Teachers deserve more pay

Published: Sunday, January 19, 2003 at 6:01 a.m.
Last Modified: Sunday, January 19, 2003 at 12:02 a.m.

This is in response to Charles E. Shorten's letter (Jan. 11). I, too, saw the ad offering a starting salary of $28,500 for a detention officer, and I think the salary is right on the mark.

What's appalling, unfair and immoral is the salary schedule used for the Alachua County teachers. Education is touted as being the top priority in our country; yet, those in Alachua County who are educating tomorrow's citizens are treated like missionaries who have taken the vow of poverty, instead of the highly educated, talented professionals they are.

Alachua's taxes are the highest in Florida, but teacher salaries don't reflect this. Also, it is a pity that although the University of Florida has an excellent masters program in education, on a par with Cornell University's program, many of those mature, well-educated men and women graduating from UF's program will go elsewhere to teach. Alachua County provides little incentive to stay.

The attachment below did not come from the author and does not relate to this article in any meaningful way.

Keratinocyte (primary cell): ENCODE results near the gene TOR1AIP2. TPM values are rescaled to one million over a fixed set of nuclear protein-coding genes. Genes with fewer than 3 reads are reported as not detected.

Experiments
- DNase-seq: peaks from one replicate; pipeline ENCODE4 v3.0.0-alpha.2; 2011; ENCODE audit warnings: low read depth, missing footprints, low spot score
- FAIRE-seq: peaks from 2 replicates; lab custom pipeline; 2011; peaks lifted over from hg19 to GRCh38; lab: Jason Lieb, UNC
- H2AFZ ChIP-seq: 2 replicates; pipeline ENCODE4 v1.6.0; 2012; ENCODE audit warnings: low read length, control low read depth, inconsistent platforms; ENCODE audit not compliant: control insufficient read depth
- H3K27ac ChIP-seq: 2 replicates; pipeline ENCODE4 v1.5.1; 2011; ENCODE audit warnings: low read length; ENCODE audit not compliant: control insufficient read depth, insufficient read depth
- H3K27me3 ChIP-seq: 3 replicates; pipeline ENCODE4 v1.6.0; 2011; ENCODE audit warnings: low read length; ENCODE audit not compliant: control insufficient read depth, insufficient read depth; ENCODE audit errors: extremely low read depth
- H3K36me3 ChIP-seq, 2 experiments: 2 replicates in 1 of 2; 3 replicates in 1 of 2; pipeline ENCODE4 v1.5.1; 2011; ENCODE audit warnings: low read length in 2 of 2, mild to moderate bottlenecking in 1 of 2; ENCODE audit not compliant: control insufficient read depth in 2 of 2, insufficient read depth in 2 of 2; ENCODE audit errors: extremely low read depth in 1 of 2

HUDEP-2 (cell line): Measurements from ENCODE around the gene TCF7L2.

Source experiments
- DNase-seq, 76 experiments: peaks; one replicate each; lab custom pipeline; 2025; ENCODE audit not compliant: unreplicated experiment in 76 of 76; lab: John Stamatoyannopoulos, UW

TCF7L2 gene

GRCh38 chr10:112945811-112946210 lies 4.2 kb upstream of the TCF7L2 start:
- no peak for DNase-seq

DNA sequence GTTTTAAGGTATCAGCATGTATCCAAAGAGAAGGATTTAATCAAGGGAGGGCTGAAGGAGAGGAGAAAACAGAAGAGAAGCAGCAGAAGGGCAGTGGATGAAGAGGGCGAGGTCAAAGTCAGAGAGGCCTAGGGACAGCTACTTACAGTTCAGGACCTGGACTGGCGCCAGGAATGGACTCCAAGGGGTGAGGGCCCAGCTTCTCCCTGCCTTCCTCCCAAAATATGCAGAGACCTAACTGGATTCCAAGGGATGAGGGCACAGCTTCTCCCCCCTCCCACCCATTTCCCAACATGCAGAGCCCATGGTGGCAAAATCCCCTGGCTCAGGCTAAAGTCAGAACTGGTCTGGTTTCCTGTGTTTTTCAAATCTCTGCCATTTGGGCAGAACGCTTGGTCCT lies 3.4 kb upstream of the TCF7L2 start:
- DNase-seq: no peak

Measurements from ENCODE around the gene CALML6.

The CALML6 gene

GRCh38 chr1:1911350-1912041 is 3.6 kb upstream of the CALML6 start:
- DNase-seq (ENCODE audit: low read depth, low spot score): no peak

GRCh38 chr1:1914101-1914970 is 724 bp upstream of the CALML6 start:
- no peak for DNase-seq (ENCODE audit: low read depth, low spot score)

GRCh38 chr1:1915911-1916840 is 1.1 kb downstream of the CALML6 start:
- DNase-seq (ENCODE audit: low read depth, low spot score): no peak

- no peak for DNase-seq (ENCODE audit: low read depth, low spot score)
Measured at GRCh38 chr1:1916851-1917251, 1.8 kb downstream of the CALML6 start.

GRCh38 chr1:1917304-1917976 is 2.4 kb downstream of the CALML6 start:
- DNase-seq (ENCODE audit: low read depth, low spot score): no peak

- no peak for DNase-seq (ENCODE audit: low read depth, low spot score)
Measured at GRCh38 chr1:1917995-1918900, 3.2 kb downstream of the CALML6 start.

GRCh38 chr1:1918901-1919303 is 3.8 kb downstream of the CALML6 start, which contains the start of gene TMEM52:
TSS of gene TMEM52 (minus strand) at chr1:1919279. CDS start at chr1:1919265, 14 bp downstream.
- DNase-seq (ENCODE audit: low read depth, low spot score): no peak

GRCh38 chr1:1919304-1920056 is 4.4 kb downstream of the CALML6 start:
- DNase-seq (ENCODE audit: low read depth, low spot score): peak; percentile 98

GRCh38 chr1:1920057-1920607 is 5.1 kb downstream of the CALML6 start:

I am a retired high school teacher from Albany, N.Y., who taught English for 30 years and loved every minute of it. I still hear from former students, telling me what a positive impact I had on them. These are rewards that are priceless!

However, my community and board of education recognized the value of excellent teaching and respected the teachers with fair compensation.

My family and I retired to Gainesville because we thought it was a lovely, progressive university city. It is a lovely city and so are its people, but the injustice I see in deciding teachers' salaries makes me heartsick.

Teachers did everything right. They worked hard in school, got advanced degrees, became professionals and should be held in high esteem. Isn't this what we teach our sons and daughters to do if they want to achieve the "American Dream"?

Well, where is the promised "American Dream" for the teachers of Alachua County?

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